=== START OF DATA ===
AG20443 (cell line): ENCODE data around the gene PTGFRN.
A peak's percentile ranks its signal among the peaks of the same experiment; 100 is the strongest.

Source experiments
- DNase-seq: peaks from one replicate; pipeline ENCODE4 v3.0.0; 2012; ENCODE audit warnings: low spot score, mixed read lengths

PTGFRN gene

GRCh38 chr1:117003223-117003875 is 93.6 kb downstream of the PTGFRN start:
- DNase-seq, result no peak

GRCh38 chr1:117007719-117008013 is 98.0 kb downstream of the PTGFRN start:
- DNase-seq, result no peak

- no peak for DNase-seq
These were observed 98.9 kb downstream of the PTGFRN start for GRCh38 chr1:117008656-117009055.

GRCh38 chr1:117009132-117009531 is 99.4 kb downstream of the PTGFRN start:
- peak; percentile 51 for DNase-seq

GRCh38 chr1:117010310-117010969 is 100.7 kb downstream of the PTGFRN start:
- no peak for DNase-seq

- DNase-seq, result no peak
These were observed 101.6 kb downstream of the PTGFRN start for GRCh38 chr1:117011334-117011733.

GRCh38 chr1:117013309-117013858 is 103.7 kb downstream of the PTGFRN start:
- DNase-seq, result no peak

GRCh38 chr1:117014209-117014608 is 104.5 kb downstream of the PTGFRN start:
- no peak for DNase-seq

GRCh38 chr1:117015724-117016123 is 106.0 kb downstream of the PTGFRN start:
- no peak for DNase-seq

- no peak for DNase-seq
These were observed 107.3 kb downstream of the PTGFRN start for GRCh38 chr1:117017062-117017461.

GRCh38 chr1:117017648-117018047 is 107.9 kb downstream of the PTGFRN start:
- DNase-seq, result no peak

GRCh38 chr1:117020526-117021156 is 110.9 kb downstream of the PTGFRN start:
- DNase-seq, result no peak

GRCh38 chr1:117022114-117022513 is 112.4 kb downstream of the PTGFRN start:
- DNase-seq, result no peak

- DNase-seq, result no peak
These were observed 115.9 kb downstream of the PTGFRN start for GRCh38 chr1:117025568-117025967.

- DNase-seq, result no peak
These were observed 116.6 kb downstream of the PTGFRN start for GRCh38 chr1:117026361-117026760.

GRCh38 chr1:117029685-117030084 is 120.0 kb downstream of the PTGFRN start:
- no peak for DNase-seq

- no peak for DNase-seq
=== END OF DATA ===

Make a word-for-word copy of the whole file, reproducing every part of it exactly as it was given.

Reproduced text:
AG20443 (cell line): ENCODE data around the gene PTGFRN.
A peak's percentile ranks its signal among the peaks of the same experiment; 100 is the strongest.

Source experiments
- DNase-seq: peaks from one replicate; pipeline ENCODE4 v3.0.0; 2012; ENCODE audit warnings: low spot score, mixed read lengths

PTGFRN gene

GRCh38 chr1:117003223-117003875 is 93.6 kb downstream of the PTGFRN start:
- DNase-seq, result no peak

GRCh38 chr1:117007719-117008013 is 98.0 kb downstream of the PTGFRN start:
- DNase-seq, result no peak

- no peak for DNase-seq
These were observed 98.9 kb downstream of the PTGFRN start for GRCh38 chr1:117008656-117009055.

GRCh38 chr1:117009132-117009531 is 99.4 kb downstream of the PTGFRN start:
- peak; percentile 51 for DNase-seq

GRCh38 chr1:117010310-117010969 is 100.7 kb downstream of the PTGFRN start:
- no peak for DNase-seq

- DNase-seq, result no peak
These were observed 101.6 kb downstream of the PTGFRN start for GRCh38 chr1:117011334-117011733.

GRCh38 chr1:117013309-117013858 is 103.7 kb downstream of the PTGFRN start:
- DNase-seq, result no peak

GRCh38 chr1:117014209-117014608 is 104.5 kb downstream of the PTGFRN start:
- no peak for DNase-seq

GRCh38 chr1:117015724-117016123 is 106.0 kb downstream of the PTGFRN start:
- no peak for DNase-seq

- no peak for DNase-seq
These were observed 107.3 kb downstream of the PTGFRN start for GRCh38 chr1:117017062-117017461.

GRCh38 chr1:117017648-117018047 is 107.9 kb downstream of the PTGFRN start:
- DNase-seq, result no peak

GRCh38 chr1:117020526-117021156 is 110.9 kb downstream of the PTGFRN start:
- DNase-seq, result no peak

GRCh38 chr1:117022114-117022513 is 112.4 kb downstream of the PTGFRN start:
- DNase-seq, result no peak

- DNase-seq, result no peak
These were observed 115.9 kb downstream of the PTGFRN start for GRCh38 chr1:117025568-117025967.

- DNase-seq, result no peak
These were observed 116.6 kb downstream of the PTGFRN start for GRCh38 chr1:117026361-117026760.

GRCh38 chr1:117029685-117030084 is 120.0 kb downstream of the PTGFRN start:
- no peak for DNase-seq

- no peak for DNase-seq